Football matches are not usually places where I would look for like-minded people. But watching a televised debate on Norway’s proposed boycott of FIFA’s 2022 World Cup in Qatar has completely changed my mind.
There are two things that the typical Italian loves to argue about: football and politics. Despite being an Italian living in Norway, I must admit I’m not really into the former, yet I was still planning on watching the Italy-Wales Euro 2020 game on 20 June. But I almost missed it due to a far more enthralling spectator sport involving Norway’s football federation.
That Sunday, Norway’s public news channel broadcast an extraordinary congress of the football federation on whether or not the national football team should boycott the 2022 event. The grassroots engagement was astonishing, and the debate went on for hours. As forecast by several commentators, the federation’s proposal of pursuing a softer approach won the majority of votes. The proposed boycott was voted down by 362 to 121.
Yet, the risk of a different outcome was very real, and the nervousness of the Norwegian Football Federation’s president, Terje Svendsen, was palpable. The federation put a huge effort into convincing the clubs that dialogue, combined with a structured push for reforms, would be far more effective in promoting change than pulling out of the tournament altogether.
But the Qatar debate was so enthralling, it oozed such passion and commitment, that I almost forgot to switch channels when the time came and the match kicked off.
Justice in all its splendour
After 13 years of living in Oslo, I must admit that I had never witnessed such fervent and impassioned exchanges.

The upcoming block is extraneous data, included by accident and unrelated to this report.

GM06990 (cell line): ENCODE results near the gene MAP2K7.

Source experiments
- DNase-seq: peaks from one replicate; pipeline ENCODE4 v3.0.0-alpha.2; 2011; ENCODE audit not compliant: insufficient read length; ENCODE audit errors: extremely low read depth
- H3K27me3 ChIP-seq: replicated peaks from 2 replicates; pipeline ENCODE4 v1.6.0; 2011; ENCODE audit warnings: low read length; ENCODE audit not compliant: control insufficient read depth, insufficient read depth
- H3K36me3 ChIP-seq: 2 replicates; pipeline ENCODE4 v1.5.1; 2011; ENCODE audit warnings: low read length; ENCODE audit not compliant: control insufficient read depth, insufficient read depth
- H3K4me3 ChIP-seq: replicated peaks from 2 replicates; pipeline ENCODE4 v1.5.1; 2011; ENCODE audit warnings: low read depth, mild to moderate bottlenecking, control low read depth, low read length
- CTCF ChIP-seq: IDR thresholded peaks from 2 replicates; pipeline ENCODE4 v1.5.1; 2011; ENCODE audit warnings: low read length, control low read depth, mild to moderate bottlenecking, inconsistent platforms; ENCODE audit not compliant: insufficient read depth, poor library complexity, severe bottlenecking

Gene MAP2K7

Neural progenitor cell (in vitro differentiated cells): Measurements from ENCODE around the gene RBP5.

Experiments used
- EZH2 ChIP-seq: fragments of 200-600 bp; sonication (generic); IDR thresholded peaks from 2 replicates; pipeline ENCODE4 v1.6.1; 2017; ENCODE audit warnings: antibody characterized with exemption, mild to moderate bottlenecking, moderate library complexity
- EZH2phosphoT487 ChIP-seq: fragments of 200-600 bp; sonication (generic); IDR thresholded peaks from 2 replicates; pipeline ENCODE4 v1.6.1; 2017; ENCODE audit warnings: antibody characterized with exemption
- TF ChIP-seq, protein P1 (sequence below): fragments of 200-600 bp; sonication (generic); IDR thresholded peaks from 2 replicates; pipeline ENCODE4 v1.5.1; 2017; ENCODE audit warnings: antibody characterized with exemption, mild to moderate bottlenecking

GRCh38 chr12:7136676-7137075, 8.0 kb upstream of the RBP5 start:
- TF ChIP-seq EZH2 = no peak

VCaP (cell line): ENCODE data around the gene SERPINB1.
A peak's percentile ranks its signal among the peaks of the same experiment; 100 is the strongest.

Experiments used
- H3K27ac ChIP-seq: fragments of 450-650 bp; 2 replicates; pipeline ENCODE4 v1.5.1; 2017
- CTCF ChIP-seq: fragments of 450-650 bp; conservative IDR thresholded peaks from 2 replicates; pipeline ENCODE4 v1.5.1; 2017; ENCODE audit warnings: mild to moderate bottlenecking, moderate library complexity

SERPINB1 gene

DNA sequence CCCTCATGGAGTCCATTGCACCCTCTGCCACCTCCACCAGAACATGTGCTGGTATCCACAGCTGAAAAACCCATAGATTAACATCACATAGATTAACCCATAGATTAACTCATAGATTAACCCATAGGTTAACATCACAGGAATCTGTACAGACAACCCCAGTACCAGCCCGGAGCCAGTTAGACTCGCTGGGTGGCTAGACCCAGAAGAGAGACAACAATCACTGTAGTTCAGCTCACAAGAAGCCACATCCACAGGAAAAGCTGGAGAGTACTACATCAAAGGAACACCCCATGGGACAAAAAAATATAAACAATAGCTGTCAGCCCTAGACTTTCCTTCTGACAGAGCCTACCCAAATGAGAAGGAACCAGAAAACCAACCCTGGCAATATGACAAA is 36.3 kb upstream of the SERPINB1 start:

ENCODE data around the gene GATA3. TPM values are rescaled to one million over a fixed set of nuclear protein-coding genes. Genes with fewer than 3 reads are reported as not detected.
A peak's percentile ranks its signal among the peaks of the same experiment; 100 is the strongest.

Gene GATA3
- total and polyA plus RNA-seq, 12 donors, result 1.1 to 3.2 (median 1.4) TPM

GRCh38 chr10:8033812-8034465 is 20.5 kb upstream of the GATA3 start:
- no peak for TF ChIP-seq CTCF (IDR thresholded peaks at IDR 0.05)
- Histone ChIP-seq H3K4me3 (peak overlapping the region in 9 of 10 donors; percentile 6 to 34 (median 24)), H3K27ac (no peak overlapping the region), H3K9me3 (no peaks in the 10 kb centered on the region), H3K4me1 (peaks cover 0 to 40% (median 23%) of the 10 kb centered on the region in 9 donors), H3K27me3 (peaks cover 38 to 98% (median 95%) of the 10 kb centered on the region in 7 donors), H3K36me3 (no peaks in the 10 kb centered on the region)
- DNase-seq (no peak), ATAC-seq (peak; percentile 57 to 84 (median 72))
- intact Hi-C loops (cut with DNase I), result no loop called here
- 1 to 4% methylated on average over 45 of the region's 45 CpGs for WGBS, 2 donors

It was as though the issue at stake was the very essence of being Norwegian: football clubs were not squabbling over sports, but rather human rights, and how despicable and hypocritical it would be to disregard any violation thereof in order not to displease the organisers or the host.
Norwegians tend to be rather softly spoken – they rarely express strong opinions or criticise each other. But this time they certainly did not beat about the bush.
Seeing football fans argue the case for banning their national team from joining an event which, after all, is the most prestigious in the world of football, was quite mesmerising. This was the epitome of idealism, live on TV!
A memory of a younger version of myself came back to me: one of the things that had made me want to settle down in Norway was the innate sense of justice and solidarity that I had attributed to Norwegians, yet which rarely materialised in daily life, leaving me deeply disappointed.
But here it was – in all its splendour. Criticism of FIFA from the delegates, who were representing 500 football clubs, was quite brutal. They accused the federation of “whitewashing human rights abuses”, “corruption”, “shying away from unwanted attention” and “only caring about money”.
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